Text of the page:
Movie Review: Modigliani

As the starting credits roll for Modigliani, a written explanation cautions the viewer this is a work of fiction, and the film is not necessarily attempting to remain true to hard facts around the artist’s actual life. This is a shame because I later discovered the artist’s life was more compelling than what this work allows. Admittedly knowing little about the artist prior to this, I was still anxious to learn what I could about him.

Andy Garcia stars in the leading role of the film which focuses mainly on the final years of the artist’s life. The story takes place in Italy and is rich with interesting subplots. Modigliani, who is Jewish, falls in love with his catholic girlfriend, Jeanne Hébuterne. Her father’s displeasure toward their union quickly explodes into outrage over the birth of the couple’s first child. The mindlessness of prejudice produces a triangle of conflict between Modigliani, Jeanne, and her parents who use the baby as a pawn to demonstrate their disdain. At the same time, Modigliani himself is battling to survive as an artist. His casual approach to life and practical matters seem to be in rebellion to his circumstances. He is known throughout Italy but struggles to sell his paintings. These challenges, among other factors, feed Modigliani’s penchant for alcohol and drugs; enabling him to seemingly escape the dramas of his life, they eventually contribute to his untimely death at the age of thirty-five.

The most intriguing subplot of the film, however, is the continuous love/hate relationship between Modigliani and Pablo Picasso. Played by Omid Djalili, whose face manages to capture the intensity of the famous artist, the actor provides a well-intended, if exaggerated, portrayal of the artist. Undoubtedly, Picasso’s arrogance was well-known, but the hot-headed nature of his character in this film makes for a bloated caricature appearing to be more of a symbolic statement than a faithful representation. Nevertheless, the contrasting and competing nature of the two artists, as they strive for greatness, makes for a captivating anecdote.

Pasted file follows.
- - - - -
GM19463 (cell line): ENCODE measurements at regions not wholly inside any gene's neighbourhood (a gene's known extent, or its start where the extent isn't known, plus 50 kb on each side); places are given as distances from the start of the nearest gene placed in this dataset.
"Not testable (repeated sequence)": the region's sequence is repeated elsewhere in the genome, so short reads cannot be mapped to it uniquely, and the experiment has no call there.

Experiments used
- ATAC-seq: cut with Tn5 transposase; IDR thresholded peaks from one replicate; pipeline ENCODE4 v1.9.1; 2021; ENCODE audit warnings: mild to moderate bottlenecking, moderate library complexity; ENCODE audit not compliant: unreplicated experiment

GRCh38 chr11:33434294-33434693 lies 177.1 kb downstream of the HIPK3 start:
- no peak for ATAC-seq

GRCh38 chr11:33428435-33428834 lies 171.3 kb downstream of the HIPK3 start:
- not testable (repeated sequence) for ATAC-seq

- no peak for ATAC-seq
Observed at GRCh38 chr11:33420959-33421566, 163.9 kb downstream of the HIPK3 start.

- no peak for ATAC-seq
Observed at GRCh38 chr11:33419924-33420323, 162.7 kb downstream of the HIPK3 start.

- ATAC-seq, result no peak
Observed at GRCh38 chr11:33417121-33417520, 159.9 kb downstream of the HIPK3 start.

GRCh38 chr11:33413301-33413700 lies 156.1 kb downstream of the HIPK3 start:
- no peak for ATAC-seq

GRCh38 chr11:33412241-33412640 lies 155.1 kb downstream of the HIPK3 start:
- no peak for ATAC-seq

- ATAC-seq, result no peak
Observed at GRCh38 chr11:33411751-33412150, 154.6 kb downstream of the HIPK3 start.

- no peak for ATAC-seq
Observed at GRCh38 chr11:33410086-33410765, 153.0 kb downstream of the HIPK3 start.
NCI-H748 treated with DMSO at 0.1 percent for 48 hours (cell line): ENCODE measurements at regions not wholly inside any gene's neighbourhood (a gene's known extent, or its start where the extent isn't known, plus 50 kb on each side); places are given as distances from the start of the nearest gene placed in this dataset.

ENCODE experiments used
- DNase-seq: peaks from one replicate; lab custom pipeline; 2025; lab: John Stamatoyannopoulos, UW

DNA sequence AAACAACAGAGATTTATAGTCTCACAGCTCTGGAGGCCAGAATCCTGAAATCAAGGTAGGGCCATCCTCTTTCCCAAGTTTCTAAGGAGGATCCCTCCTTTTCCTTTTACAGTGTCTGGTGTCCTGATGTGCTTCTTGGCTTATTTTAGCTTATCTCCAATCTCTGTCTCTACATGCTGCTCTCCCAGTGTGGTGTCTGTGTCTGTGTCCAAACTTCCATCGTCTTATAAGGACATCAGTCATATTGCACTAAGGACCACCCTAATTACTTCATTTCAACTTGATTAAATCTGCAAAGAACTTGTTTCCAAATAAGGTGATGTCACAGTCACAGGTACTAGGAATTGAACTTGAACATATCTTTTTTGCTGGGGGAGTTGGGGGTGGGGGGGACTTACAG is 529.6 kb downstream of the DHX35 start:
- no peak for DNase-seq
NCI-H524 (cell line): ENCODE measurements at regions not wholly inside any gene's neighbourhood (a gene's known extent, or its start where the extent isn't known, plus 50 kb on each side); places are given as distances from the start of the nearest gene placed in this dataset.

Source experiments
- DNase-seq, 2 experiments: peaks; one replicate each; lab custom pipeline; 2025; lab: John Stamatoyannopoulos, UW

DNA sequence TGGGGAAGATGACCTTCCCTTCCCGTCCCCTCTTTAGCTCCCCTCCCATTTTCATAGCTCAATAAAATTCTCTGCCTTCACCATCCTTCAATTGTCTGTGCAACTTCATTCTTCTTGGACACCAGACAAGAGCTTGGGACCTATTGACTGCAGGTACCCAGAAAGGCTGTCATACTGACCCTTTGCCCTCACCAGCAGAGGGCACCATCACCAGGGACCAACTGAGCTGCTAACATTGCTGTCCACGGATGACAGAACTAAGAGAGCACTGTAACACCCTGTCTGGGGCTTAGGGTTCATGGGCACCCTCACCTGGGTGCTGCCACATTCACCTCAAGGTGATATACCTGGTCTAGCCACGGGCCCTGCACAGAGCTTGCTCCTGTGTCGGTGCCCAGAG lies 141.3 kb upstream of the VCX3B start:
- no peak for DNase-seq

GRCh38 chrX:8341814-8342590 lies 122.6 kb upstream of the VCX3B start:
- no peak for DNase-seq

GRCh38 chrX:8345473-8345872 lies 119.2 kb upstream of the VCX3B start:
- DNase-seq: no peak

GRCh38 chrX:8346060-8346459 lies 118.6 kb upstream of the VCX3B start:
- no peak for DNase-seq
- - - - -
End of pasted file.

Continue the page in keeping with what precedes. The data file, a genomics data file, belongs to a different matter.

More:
The climax of this matchup unfortunately appears in the film’s weakest sequence. Both artists enter a juried competition, along with several other known artists of the time, including Diego Rivera. A rather absurd scene ensues, depicting each of the artists and their frantic painting process as they toil through feigned rituals to complete work specifically for the upcoming exhibition. The director takes us to the backside of each canvas in development to find its artist wildly waving brushes, attacking the surface like madmen casting spells at their own creation. Adding insult to injury, the background suddenly fills with a blundering score of contemporary beat music that is completely out of place in this movie. The music is not utilized before or after this scene rendering it both awkward and impotent.

In spite of several intriguing story lines with a fascinating cast, the movie never reaches its full potential. Though capably played by Garcia, Modigliani’s character simply lacks depth. There are certainly enough circumstances and implications throughout the film to explore the complexity of the artist’s conflicting angst and charm, but the role is diluted by an overly-ambitious script and countered by other characters, such as little Dedo (Modigliani as a boy, often at the elder’s side serving as a gentle reminder of kindness and purity lost) and the stronger figure of Picasso.

After the film was over, I researched more about the artist. The result was a wealth of information on a complex, tragic figure of contemporary art that left us all too soon. I believe the film may have been better if it had remained true to facts, delving further into character development and making a clear choice on what story to follow; simplifying to be effective. All in all, this is a decent movie that misses the opportunity to live up to its full potential, much like Modigliani himself.